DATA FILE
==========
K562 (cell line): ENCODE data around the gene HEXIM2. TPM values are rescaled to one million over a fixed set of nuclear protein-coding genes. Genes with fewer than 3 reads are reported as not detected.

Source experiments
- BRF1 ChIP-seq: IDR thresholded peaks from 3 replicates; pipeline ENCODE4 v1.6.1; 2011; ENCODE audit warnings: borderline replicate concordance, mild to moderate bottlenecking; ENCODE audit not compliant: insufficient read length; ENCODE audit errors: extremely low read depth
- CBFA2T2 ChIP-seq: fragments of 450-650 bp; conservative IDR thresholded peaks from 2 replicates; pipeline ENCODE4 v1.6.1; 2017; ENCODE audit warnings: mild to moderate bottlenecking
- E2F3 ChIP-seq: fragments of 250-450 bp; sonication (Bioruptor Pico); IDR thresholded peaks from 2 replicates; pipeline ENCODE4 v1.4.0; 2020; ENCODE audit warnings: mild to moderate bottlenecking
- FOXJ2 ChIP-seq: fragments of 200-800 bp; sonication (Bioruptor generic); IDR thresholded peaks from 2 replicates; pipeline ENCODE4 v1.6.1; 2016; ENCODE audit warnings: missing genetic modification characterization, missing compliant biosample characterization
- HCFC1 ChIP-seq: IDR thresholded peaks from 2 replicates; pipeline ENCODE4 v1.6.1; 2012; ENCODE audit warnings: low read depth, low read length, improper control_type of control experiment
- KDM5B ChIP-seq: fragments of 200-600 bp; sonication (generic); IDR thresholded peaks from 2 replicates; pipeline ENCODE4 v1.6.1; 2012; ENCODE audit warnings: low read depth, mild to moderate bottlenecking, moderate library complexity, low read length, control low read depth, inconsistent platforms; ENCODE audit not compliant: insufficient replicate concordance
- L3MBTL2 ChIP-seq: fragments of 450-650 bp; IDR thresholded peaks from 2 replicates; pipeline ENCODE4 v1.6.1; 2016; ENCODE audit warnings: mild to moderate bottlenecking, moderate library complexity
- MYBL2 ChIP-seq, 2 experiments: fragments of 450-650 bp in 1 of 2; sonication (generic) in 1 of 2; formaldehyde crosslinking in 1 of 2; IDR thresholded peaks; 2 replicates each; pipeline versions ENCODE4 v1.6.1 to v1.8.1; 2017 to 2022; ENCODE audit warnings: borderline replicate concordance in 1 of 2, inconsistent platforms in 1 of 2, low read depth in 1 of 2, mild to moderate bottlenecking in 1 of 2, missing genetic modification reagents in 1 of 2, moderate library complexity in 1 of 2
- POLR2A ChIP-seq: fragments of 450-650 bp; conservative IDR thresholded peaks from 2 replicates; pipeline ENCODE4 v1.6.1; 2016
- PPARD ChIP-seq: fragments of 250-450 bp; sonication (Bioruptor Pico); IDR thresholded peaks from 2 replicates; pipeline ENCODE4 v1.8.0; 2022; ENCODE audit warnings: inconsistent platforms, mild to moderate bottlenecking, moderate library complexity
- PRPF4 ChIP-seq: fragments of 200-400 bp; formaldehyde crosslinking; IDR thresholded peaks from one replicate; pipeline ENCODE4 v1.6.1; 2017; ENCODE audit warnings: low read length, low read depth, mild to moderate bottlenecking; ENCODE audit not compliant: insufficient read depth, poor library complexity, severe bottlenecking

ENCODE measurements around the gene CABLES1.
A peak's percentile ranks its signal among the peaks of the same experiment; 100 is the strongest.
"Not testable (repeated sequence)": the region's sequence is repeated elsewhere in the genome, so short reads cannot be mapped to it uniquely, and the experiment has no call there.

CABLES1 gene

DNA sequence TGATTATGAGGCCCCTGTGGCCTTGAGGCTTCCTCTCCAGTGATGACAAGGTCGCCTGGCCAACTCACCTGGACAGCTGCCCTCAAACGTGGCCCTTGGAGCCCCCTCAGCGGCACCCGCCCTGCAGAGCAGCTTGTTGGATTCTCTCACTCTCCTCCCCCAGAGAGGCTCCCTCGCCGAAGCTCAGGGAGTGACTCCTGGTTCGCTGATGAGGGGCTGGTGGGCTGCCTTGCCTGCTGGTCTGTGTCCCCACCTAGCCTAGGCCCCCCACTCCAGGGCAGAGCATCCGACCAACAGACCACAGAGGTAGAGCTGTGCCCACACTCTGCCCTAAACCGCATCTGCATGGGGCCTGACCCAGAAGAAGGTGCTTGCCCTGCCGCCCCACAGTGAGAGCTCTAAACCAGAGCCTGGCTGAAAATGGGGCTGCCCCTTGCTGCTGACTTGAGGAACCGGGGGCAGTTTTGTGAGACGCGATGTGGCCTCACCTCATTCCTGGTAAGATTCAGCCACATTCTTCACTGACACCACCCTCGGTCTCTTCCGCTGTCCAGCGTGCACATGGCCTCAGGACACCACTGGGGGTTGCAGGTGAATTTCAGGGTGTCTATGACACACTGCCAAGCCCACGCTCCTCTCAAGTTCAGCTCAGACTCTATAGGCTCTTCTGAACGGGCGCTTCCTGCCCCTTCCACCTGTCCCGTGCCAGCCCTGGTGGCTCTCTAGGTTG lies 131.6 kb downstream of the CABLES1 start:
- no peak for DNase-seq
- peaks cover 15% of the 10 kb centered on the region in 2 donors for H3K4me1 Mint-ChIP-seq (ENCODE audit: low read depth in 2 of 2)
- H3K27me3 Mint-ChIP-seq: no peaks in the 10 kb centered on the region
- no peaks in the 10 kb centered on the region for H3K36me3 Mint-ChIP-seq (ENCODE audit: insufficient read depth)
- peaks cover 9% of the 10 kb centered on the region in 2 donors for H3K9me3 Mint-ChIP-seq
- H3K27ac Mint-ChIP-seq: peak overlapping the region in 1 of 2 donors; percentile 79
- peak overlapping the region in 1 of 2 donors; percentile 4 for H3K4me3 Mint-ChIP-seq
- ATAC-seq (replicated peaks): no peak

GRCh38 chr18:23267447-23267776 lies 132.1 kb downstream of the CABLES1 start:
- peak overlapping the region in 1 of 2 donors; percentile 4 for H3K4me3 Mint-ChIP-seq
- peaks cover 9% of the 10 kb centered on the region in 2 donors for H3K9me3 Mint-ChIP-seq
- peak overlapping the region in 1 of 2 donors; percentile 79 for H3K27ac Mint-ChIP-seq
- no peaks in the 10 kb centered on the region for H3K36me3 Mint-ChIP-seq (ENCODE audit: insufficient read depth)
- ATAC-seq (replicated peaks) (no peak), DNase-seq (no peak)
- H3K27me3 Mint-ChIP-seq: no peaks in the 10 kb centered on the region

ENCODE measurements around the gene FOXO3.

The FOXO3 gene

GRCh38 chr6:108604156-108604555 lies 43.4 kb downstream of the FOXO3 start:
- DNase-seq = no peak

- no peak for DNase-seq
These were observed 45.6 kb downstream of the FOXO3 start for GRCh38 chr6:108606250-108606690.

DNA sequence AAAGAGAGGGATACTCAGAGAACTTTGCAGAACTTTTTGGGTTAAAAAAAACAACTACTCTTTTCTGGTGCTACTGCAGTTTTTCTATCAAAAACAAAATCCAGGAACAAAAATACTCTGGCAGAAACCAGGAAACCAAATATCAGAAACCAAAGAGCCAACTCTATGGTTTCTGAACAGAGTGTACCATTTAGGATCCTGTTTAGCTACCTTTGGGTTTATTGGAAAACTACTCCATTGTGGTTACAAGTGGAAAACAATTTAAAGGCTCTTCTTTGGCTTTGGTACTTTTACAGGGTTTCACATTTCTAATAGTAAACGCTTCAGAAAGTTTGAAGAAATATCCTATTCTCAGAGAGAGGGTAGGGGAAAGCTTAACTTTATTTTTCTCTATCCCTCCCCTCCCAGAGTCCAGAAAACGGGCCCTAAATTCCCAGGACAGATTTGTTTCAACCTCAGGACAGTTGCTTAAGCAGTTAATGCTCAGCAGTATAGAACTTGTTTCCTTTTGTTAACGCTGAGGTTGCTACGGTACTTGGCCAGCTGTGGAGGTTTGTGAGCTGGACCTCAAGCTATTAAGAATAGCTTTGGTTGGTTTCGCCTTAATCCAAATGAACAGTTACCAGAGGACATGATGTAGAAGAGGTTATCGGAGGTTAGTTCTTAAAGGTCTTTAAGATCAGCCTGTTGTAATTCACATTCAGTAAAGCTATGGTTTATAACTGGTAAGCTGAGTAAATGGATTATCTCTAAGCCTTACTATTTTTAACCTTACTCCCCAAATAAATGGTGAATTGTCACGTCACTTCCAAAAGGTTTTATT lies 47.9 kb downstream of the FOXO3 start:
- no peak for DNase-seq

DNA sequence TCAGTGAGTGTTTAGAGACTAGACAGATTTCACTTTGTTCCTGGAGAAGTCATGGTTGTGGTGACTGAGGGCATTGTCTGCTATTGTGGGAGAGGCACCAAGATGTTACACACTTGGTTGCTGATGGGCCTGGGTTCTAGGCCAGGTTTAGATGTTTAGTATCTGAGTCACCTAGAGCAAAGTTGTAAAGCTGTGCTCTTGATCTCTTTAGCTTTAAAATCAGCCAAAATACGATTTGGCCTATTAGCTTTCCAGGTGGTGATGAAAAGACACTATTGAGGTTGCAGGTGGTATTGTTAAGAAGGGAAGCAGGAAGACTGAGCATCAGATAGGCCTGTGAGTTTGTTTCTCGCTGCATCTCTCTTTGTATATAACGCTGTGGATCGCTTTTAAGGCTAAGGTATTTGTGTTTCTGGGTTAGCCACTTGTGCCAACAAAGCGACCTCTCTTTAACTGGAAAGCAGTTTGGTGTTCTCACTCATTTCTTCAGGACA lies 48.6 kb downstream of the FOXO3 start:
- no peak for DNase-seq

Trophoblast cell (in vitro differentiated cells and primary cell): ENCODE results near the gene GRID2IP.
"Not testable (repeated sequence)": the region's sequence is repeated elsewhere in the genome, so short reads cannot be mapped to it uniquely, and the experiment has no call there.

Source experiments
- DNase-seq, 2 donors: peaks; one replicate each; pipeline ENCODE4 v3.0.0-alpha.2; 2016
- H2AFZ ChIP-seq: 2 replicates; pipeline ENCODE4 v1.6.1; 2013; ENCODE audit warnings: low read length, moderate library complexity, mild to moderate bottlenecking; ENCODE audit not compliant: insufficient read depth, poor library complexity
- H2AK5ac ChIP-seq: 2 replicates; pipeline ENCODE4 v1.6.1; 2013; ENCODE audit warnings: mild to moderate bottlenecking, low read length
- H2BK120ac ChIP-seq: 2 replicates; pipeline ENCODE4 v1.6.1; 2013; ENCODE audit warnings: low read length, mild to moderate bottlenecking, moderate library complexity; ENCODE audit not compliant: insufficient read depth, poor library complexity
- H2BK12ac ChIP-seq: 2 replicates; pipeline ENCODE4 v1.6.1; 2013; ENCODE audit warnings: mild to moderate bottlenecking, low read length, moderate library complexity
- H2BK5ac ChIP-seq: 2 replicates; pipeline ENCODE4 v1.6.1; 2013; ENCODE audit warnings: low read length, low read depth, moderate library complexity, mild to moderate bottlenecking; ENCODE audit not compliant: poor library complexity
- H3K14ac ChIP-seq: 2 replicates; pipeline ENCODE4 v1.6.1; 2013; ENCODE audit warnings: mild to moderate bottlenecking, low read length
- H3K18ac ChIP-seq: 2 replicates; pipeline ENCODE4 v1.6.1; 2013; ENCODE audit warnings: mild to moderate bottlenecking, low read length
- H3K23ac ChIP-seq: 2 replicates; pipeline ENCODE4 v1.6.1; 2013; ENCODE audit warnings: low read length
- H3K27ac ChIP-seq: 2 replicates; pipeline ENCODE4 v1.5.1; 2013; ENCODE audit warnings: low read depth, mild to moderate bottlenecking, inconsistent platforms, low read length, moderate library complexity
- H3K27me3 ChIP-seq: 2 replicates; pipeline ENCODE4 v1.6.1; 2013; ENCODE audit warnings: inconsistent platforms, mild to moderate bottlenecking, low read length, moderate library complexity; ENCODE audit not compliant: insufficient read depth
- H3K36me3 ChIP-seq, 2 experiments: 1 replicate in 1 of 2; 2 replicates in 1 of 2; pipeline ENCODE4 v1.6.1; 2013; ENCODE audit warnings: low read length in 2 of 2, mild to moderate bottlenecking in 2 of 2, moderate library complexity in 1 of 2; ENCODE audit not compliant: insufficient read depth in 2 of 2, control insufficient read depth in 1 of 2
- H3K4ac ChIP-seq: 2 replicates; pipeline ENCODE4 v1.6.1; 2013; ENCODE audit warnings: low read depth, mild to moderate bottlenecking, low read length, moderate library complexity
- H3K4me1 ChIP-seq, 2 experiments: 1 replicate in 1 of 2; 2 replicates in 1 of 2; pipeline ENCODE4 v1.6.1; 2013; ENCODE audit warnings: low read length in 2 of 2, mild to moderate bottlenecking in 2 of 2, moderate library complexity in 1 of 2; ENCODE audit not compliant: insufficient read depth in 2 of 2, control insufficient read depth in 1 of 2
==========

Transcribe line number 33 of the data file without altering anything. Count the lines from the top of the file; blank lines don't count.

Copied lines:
- H3K27me3 Mint-ChIP-seq: no peaks in the 10 kb centered on the region